The Data Economy's Value and the June JOLTS

Letter from the Chief Economist

August 5, 2022 by Bledi Taska

It’s a big week for economic news, after an unexpected JOLTS on Tuesday and a highly-anticipated Employment Situation on Friday. The BLS reported there were 10.7 million US job openings in June, down from 11.3 million in May and lower than the 11 million economists predicted. 

Graph showing job openings over the past two years, showing a steady increase but a slight decline over the past two months

But despite the bigger-than-anticipated drop, I was struck by how strong the labor market still looked. Quits dipped a little (from 4.33 million to 4.27 million), but that’s still historically high, and that tells me that worker confidence is still high as well. People feel empowered to go out and find better jobs with better pay, more flexibility, or whatever combination of factors matters most to them. And often, it’s working: according to new analysis from the Pew Research Center, 60% of workers who changed jobs in the twelve months ending March 2022 saw a real wage increase, compared to 47% of those who stay at their jobs.

While quits stayed high, layoffs remained low. In fact, JOLTS told us the layoff rate actually decreased slightly in June, the opposite of what we’ve seen in the media about downsizing at high-profile firms (the latest victims being Robinhood and Oracle). Processional and Business Services, the category including tech jobs in JOLTS, saw a decrease in layoffs as well. While it’s true that scattered tech layoffs are happening, the data show us that the rest of the economy hasn’t been feeling the same pressure—not in June, at least.

graph of hires and separations staying largely consistent over the past two years and dipping down slightly over the past few months

This brings me to the bigger questions about a recession, the Federal Reserve, and how this data fits into the bigger economic puzzle. After we saw that GDP showed negative growth for the second straight quarter (as I mentioned in last week’s newsletter), we’ve been looking for signs that we’re in a recession.

But why are we worried about a recession? In the past, such as in 2008, recessions have meant people lose work or even their houses, facing real hardship because of where the economy as a whole was going. That’s not happening this time. Job openings are down, but looking across the labor market, very few people are losing the jobs they already have. That’s good news. 

It’s good news for the Federal Reserve especially as it tries to engineer a “soft landing” as the labor market and inflation both come down from historic highs. Worker earnings are rising more slowly than inflation, mitigating concerns about a wage-price spiral, and the drop in job openings is bringing the labor market closer to a historical normal after its unprecedented tightness earlier this year. That looks like a soft landing to me.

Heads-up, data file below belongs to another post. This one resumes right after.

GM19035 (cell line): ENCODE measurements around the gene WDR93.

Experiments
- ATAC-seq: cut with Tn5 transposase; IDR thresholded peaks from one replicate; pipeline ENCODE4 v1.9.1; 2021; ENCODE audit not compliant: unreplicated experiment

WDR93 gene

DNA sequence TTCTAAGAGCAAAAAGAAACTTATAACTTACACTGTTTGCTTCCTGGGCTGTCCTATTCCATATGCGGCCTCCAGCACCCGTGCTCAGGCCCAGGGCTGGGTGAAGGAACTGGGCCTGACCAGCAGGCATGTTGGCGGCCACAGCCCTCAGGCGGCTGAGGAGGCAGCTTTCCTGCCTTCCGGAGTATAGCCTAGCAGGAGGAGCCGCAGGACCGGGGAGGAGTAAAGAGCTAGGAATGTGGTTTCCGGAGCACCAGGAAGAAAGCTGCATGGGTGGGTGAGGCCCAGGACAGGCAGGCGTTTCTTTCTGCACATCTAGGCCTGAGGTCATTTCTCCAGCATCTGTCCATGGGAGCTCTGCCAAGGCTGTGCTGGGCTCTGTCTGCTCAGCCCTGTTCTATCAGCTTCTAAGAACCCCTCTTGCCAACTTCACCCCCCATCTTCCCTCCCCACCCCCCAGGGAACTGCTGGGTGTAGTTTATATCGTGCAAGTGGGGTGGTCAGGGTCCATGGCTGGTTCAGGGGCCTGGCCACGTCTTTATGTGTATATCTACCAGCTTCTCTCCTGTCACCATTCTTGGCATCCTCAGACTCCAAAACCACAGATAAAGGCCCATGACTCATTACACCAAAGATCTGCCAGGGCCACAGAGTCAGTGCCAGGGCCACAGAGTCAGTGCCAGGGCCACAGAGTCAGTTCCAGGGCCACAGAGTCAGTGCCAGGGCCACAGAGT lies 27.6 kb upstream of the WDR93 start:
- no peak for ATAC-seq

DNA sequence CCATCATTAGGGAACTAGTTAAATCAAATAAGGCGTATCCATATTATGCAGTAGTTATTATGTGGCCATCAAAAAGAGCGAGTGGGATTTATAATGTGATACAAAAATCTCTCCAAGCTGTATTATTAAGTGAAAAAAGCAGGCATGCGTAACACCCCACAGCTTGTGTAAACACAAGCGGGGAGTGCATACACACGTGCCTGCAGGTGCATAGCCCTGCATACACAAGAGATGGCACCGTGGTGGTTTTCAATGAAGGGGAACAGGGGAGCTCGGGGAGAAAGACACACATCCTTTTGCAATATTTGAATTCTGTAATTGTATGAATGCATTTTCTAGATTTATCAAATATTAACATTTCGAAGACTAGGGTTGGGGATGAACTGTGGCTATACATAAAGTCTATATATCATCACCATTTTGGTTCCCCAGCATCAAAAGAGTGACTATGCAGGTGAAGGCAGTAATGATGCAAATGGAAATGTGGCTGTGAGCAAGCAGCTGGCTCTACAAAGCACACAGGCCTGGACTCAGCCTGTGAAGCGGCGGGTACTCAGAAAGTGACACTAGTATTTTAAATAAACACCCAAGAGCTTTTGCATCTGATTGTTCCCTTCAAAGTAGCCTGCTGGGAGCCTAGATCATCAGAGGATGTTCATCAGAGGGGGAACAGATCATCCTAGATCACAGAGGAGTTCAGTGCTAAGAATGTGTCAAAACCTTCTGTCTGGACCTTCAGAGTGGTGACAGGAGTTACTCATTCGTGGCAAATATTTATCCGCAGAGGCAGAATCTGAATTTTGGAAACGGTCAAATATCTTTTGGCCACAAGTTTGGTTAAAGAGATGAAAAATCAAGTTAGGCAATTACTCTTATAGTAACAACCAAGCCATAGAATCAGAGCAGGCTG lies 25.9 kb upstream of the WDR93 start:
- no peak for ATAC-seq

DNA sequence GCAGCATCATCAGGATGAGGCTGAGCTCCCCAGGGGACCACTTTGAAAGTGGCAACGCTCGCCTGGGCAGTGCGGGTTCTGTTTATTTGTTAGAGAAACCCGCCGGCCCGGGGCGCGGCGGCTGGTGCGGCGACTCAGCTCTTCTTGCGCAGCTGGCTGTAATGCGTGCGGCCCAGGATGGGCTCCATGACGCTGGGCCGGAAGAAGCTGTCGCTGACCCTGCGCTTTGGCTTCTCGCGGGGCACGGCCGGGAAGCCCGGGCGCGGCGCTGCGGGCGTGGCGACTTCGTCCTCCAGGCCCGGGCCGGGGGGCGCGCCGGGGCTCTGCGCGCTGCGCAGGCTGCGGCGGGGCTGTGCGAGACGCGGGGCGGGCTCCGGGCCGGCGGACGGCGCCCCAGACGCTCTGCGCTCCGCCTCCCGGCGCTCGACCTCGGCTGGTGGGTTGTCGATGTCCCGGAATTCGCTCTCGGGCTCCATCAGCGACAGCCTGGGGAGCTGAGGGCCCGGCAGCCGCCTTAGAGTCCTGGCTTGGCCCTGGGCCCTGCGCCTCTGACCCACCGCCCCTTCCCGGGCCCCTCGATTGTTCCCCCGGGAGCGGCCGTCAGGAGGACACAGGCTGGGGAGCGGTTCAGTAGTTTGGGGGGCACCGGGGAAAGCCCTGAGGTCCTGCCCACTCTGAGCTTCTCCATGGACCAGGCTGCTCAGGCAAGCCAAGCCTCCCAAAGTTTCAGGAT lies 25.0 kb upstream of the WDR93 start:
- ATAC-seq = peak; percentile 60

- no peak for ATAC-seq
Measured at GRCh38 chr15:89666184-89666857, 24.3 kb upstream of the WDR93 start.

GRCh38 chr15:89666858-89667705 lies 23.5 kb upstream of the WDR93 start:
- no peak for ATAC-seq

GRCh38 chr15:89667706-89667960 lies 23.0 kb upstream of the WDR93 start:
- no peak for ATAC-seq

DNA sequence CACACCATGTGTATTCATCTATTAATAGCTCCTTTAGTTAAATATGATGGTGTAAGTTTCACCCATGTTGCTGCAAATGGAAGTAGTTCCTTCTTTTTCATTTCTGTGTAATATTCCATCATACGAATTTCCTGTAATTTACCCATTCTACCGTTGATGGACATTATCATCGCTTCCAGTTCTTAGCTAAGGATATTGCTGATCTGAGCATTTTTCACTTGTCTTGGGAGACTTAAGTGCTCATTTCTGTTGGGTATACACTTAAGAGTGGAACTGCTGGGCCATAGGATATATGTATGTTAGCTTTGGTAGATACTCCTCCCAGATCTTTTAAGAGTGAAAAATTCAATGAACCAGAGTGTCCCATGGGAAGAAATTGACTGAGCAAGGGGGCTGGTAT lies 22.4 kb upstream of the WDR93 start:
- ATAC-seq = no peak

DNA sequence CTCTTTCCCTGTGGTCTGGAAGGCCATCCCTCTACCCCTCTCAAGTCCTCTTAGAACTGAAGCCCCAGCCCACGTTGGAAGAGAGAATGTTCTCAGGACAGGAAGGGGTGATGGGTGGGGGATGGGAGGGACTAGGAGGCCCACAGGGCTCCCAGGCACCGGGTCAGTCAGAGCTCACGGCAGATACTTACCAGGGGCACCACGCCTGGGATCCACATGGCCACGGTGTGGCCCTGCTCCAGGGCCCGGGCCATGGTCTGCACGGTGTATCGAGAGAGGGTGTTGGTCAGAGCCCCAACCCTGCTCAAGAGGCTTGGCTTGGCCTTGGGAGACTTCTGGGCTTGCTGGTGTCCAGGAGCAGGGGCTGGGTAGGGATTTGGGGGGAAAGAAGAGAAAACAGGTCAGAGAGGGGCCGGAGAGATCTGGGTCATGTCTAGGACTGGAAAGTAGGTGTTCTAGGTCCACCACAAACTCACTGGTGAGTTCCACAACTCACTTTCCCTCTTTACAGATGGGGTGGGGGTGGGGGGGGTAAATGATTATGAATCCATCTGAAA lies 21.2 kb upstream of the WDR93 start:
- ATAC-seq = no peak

After the report on Tuesday, I shared many of these thoughts, as well as other first impressions with my colleagues Layla O’Kane and Christopher Laney, and you can watch that discussion on the Lightcast LinkedIn page. When the July Employment Situation report comes out Friday, catch Lightcast Senior Economists Rucha Vankudre and Ron Hetrick on their own broadcast. In addition to the jobs number, I’ll also be watching closely to see if earnings have risen more in the face of inflation.

In The Papers

After working in data as long as I have, there’s one problem that I’ve run into time and time again: how do you value the “data economy” —the huge boost in productivity brought about by big data? But now we’ve found a solution.

“Valuing the US Data Economy Using Machine Learning and Online Job Postings,” by José Bayoán Santiago Calderón and Dylan G. Rassier at the Bureau of Economic Analysis shows how they’ve developed a way of using machine learning to provide a reliable estimate of data-related skills and their economic value.

What Calderón and Rassier did is look at information from Lightcast job postings as a way to measure the value of data-related work (using data-intensive occupations like statisticians as benchmarks), and find the value of the data itself from there. In applying that method to a conservative definition of the data economy (to align with GDP standards), they estimated annual investment in data-relevant activities grew about 4.4% annually from 2010–2019, going from $88.3 billion to $130.8 billion in current dollars. 

This type of measurement has been a high priority for all kinds of statistical agencies, and I’m looking forward to seeing it applied to more challenging problems, like valuing data and software in GDP (as discussed by researchers at OECD earlier this year and the NBER in 2019). 

At Lightcast, the importance and value of good data is always at the front of our minds, and finding new and innovative ways of applying it presents new possibilities about the knowledge and solutions we can unlock for our clients and in our own research. It’s exciting to see. 

Until next week, 

Bledi Taska

Lightcast Chief Economist

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